Another resident of the area, Ms. Bagmat Rambarak, 72, said the tombs were there since the days when the Dutch operated a sugar estate. A logie was also built in the vicinity. The National Trust would be working in collaboration with the Region's Administration in an effort to preserve the area as a Heritage Site.

There is also another large tomb alongside the public road at Colombia, which residents say is a family tomb that contains the coffins of about six persons.

One resident recounted that in 1972, a truck had crashed into the tomb, tearing away part of the concrete face and they were allowed to see inside.

There were six glass coffins, three small ones and three big ones, she said. Shortly after the accident, the damaged area was sealed off by a mason.

The actual age of the tomb is not known, but one resident claimed it was in existence before the arrival of his great grandfather from India in 1908.

Aurora Brick Chimney
Just close to the Essequibo River bank, in the village of Aurora, is a tall brick chimney which was build by the Dutch sugar plantation owners and was afterwards taken over by rice millers during the 1950s.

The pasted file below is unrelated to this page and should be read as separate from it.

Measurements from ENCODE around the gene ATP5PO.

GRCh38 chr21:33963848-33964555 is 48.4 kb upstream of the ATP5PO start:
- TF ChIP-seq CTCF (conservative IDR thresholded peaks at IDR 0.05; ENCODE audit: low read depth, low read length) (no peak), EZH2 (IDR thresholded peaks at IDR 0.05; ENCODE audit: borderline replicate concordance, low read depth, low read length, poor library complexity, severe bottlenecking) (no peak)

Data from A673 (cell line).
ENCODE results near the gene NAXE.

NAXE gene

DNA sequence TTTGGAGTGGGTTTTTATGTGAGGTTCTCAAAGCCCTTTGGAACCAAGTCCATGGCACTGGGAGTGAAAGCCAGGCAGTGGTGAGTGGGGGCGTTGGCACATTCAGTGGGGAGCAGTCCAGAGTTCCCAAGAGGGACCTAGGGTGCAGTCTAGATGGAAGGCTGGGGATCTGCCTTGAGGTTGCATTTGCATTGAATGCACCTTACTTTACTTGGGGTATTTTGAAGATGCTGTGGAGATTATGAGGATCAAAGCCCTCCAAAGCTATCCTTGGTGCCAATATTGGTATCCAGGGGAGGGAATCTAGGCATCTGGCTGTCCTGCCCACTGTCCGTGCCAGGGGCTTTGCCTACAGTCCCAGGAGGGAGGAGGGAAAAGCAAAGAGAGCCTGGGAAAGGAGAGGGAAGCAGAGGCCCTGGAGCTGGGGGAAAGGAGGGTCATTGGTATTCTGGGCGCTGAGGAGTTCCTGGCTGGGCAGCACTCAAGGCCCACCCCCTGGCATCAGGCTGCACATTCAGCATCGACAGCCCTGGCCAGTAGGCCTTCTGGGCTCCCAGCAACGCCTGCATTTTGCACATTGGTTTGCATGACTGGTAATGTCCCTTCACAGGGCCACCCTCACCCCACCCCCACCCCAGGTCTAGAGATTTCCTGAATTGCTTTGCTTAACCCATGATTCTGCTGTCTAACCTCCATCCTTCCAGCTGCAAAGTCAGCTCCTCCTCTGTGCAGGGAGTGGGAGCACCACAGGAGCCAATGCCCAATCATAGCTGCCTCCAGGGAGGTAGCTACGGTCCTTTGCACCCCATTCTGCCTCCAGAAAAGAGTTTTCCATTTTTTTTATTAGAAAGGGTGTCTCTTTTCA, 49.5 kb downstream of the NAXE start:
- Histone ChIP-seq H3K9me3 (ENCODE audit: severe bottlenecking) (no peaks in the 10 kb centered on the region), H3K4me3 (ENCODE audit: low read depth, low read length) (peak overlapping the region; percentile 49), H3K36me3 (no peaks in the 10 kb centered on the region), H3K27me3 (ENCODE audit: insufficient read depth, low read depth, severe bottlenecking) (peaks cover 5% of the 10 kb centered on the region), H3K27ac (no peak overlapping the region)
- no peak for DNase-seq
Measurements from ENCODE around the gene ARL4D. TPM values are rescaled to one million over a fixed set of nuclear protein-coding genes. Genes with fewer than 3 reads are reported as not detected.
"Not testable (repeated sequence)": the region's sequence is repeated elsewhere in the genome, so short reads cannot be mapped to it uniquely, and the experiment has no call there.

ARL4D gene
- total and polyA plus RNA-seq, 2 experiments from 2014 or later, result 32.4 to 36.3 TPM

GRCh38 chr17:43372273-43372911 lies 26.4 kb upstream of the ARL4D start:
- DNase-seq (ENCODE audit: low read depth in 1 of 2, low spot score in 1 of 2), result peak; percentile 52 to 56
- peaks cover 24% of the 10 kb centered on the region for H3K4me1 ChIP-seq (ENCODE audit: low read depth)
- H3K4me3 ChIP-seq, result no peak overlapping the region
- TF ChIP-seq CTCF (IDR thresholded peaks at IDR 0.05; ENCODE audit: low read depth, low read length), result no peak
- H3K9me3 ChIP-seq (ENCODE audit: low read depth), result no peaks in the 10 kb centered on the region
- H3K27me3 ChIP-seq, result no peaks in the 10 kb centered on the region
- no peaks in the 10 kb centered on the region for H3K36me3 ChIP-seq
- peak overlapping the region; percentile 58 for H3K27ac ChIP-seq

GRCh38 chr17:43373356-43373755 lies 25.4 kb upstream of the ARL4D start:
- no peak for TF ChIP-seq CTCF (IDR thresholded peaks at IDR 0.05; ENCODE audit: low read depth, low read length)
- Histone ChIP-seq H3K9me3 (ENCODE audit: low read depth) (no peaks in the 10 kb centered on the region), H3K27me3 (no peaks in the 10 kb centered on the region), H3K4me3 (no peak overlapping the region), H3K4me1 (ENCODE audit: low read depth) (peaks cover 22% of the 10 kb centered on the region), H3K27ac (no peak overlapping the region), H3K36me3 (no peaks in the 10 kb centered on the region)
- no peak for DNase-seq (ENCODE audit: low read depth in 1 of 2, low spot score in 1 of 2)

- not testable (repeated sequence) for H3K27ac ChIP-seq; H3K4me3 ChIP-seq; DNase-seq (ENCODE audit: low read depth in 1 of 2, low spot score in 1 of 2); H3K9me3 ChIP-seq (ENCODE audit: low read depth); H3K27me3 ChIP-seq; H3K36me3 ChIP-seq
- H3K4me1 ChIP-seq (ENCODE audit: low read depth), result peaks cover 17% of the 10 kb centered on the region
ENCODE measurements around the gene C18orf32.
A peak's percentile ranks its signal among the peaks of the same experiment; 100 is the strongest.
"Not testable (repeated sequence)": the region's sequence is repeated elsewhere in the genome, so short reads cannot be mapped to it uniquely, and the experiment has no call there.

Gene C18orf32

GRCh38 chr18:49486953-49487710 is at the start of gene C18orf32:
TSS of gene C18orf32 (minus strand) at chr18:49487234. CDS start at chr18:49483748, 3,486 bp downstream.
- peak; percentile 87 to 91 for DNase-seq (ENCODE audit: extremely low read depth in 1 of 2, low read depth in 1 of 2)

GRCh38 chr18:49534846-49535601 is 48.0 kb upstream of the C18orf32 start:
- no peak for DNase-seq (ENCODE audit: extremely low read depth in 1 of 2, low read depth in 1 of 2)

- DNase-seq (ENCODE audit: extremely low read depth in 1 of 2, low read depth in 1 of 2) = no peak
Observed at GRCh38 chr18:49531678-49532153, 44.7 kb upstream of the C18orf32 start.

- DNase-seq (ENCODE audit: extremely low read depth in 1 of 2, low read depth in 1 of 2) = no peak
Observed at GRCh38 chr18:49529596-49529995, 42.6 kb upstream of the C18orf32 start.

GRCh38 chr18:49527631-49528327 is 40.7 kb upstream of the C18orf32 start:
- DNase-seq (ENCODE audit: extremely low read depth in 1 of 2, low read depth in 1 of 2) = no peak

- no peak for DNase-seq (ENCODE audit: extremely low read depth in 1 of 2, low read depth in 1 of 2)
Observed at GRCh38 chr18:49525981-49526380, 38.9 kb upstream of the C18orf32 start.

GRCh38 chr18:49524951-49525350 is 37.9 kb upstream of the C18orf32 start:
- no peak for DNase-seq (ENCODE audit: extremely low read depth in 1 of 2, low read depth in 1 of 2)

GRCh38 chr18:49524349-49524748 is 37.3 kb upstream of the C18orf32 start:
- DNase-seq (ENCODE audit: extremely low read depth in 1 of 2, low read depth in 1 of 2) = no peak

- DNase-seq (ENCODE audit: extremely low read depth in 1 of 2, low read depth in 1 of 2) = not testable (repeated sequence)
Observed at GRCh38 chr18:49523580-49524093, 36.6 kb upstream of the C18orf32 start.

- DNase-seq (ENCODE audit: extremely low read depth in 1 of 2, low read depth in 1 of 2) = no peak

Research and Documentation Officer, National Trust of Guyana, Mr. Lloyd Kandasammy, who was a member of the team touring the region said his organisation will assume responsibility for the chimney, and will make it one of Guyana's Heritage Sites.

He said it could be gazetted as an international monument and will become the property of the National Trust. That organisation will assume responsibility for maintenance and provide rules and regulations for guidance of activities in and around the area.

The other way of preserving the area is by offering advice through collaboration with the region to provide expertise guidance to architects, engineers and others to help develop the area and maintain its prestige so that there would not have something modern contrasting with the ancient.

"They both would have the same architectural ambiance so that the entities you would wish to develop in the area would blend and relate to each other," Kandasammy explained. Plans are underway for the development of this Heritage Site which could begin in 2003, he said.

The foundation of the chimney is under possible threat of erosion since it is less than ten feet away from the Essequibo River bank.

A visit was also made to the brick chimney at Anna Regina which is in the compound of the Caricom Rice Mill.

This chimney is said to be the tallest of the other two Dutch chimneys - one at Aurora, and the other at Chateau Margot on the East Coast Demerara.